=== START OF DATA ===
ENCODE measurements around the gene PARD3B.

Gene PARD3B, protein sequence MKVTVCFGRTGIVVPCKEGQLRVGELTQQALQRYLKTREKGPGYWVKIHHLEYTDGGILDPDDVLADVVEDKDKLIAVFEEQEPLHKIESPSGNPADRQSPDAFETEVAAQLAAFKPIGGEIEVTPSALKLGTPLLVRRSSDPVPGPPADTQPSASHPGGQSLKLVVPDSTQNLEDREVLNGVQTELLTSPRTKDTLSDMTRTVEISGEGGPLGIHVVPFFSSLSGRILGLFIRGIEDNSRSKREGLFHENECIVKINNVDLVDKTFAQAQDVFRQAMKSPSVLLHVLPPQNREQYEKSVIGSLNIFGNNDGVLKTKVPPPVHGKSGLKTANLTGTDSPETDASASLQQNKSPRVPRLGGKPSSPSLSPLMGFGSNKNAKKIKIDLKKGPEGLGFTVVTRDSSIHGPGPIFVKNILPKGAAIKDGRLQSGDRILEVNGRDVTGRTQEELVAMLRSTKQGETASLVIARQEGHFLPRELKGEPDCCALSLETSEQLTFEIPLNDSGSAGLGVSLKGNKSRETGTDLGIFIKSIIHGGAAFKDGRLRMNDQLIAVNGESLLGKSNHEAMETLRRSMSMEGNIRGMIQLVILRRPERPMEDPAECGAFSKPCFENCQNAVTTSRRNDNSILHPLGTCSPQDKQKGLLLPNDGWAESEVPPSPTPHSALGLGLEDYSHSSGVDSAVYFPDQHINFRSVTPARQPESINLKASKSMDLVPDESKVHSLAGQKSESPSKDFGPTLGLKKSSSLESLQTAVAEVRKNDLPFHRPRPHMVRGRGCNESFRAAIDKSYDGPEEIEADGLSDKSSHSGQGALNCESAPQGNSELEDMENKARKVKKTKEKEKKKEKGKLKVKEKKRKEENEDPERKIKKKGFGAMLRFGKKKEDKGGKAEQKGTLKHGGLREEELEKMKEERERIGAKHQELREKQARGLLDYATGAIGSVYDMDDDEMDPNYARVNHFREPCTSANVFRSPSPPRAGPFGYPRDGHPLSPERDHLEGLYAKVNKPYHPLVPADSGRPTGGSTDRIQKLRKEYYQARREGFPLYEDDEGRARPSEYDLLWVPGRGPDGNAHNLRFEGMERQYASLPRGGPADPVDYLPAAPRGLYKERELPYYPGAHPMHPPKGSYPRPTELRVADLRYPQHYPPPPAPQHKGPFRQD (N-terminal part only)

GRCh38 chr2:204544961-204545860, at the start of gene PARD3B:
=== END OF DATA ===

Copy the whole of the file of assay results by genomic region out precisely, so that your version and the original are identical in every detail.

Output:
ENCODE measurements around the gene PARD3B.

Gene PARD3B, protein sequence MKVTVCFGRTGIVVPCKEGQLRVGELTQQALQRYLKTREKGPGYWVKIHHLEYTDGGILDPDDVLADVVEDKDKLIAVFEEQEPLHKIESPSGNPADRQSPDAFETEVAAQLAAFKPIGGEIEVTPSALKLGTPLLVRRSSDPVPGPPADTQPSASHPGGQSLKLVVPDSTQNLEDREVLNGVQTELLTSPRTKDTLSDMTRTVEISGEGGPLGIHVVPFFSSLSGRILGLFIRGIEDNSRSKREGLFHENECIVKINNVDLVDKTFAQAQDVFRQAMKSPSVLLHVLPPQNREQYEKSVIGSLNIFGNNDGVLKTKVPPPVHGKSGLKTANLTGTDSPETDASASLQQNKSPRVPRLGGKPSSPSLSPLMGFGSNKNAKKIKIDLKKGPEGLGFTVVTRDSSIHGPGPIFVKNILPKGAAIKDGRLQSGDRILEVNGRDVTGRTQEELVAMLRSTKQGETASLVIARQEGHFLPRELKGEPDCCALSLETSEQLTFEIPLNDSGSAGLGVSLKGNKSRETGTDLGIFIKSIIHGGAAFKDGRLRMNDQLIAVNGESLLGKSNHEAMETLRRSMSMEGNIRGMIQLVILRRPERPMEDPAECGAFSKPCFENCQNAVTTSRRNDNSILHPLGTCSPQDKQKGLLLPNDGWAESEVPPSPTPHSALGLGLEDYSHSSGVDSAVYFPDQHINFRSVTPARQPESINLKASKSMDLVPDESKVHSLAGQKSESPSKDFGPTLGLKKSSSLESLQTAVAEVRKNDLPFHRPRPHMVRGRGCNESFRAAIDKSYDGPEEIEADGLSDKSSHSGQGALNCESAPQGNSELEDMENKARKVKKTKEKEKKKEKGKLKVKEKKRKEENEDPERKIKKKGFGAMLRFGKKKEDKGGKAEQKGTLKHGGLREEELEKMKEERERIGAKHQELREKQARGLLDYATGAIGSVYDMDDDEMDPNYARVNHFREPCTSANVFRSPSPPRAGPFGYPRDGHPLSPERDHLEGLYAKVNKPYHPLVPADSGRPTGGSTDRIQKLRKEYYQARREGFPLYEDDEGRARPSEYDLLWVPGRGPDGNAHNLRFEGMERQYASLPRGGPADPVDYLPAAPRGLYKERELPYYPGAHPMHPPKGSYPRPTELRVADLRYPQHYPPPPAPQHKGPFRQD (N-terminal part only)

GRCh38 chr2:204544961-204545860, at the start of gene PARD3B: